Agency decides that soot-pollution rules are adequate; research suggests that tougher standards could save lives
Environmental Protection Agency Administrator Andrew Wheeler had recommended keeping the status quo for soot in April.
Dec. 7, 2020 9:56 am ET
WASHINGTON—Environmental Protection Agency Administrator Andrew Wheeler has decided to retain current standards for soot pollution, retaining fine-particle pollution limits adopted in 2012 that set the bar at 12 micrograms per cubic meter of air.
EPA staff scientists in a draft report last year said key studies could support imposing tougher standards of between 8 and 10 micrograms per cubic meter. The report cited estimates that limits within that range could cut mortality risks by more than 20%, potentially saving more than 12,000 lives a year.
EPA officials said they decided to keep current standards after review by a scientific advisory committee and considering public comments. U.S. particulate matter levels are 20% lower than France, Germany and Great Britain, five times below the global average and six times below levels in China, officials said.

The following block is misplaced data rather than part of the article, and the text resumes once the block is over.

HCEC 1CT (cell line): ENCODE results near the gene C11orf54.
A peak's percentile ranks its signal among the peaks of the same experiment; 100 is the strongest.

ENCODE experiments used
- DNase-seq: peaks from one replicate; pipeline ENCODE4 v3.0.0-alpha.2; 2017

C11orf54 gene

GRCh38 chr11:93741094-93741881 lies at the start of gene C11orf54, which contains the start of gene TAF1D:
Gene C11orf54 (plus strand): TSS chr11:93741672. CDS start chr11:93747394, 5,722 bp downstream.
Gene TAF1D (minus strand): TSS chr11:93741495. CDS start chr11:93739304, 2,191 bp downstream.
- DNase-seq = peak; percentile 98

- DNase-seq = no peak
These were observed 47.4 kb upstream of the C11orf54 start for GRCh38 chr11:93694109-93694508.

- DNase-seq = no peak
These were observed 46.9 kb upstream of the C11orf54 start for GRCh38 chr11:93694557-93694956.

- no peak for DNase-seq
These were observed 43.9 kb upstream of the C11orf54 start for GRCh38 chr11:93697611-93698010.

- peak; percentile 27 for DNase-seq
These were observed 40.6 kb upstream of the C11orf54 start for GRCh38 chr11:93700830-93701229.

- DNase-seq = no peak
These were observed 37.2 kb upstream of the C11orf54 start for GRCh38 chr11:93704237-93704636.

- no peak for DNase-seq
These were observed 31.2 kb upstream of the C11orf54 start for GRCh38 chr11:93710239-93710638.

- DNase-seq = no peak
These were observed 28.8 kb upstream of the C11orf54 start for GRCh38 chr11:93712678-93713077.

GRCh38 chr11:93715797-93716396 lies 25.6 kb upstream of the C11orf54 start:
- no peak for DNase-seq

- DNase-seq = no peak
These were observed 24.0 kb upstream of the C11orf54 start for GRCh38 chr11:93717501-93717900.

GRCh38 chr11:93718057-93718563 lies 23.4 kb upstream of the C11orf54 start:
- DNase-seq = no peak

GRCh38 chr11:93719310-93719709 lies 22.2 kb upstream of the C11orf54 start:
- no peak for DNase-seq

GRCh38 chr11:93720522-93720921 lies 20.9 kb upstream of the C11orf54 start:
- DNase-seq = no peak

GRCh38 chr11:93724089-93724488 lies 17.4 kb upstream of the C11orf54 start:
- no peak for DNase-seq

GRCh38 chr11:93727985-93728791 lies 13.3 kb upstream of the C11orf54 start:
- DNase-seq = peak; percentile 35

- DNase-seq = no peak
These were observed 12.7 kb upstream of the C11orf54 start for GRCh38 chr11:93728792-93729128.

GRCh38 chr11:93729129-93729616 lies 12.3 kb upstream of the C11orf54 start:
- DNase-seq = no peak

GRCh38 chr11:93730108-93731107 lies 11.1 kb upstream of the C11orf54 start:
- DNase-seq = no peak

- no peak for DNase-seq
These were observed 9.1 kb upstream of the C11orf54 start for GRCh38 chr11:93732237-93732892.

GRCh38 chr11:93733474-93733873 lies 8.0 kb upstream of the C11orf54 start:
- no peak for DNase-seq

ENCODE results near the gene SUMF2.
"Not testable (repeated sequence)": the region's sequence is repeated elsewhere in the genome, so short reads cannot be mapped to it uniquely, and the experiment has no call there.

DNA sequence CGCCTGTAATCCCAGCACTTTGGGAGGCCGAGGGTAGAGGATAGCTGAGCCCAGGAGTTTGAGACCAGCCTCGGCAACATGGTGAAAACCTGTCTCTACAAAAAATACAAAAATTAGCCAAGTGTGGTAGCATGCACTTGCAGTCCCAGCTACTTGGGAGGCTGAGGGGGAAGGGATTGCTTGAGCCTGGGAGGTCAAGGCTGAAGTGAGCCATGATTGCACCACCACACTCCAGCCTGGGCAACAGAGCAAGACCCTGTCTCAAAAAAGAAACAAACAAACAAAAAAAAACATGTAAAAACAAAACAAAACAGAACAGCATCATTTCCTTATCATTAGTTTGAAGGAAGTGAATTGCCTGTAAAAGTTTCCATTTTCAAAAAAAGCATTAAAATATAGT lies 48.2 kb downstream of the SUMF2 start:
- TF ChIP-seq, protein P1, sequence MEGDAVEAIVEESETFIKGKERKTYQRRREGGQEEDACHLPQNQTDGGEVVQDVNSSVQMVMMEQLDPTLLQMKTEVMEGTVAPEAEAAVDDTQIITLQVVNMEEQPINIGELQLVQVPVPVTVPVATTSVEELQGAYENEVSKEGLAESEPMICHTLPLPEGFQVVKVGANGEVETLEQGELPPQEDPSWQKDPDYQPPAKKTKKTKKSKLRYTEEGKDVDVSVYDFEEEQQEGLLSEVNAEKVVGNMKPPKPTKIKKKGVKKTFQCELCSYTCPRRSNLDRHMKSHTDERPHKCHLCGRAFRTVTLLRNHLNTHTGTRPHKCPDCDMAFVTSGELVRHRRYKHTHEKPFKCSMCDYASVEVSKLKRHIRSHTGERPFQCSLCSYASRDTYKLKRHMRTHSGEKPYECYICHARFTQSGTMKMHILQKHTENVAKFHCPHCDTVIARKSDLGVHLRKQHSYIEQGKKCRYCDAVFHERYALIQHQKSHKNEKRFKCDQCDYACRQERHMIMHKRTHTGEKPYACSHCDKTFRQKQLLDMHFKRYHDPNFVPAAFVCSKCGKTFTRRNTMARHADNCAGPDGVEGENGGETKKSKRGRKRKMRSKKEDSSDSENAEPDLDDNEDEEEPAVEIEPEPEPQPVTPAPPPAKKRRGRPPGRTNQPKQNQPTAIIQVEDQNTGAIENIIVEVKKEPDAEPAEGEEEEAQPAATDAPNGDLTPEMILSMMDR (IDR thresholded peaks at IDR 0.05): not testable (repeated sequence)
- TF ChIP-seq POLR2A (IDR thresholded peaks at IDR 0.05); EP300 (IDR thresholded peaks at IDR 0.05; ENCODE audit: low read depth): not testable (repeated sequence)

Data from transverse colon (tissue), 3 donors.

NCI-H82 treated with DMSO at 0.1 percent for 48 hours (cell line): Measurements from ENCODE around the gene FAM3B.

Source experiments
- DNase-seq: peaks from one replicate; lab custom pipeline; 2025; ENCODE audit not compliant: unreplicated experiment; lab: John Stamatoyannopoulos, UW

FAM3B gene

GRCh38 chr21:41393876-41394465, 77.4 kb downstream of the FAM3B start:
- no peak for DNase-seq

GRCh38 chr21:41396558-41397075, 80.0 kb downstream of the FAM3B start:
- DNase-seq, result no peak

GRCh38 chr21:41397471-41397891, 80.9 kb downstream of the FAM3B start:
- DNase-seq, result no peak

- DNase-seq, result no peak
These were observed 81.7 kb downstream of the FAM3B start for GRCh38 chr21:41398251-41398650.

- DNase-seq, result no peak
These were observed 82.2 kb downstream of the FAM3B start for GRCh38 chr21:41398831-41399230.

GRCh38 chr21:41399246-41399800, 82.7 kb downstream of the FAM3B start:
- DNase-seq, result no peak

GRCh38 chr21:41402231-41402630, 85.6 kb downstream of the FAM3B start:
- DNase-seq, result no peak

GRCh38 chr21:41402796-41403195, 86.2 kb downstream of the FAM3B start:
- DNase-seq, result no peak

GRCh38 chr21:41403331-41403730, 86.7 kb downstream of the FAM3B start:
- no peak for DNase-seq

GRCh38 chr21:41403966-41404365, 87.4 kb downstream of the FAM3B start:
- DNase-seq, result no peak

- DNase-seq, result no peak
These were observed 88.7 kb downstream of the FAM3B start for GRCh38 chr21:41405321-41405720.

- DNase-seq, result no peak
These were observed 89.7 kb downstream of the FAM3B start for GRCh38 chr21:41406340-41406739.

“The EPA under the Trump Administration has continued America’s leadership in clear air, lowering our particulate matter levels to well below those of many of our global competitors,” Mr. Wheeler said in a statement. “Maintaining these important standards will ensure Americans can continue to breathe some of the cleanest air on the planet.”
The EPA considered revising the standards for particulate pollution because the Clean Air Act requires a review of standards every five years, although these deadlines had frequently lapsed in past years.
Mr. Wheeler recommended keeping the status quo in April, and that recommendation becomes final with a decision scheduled to be formally announced Monday afternoon.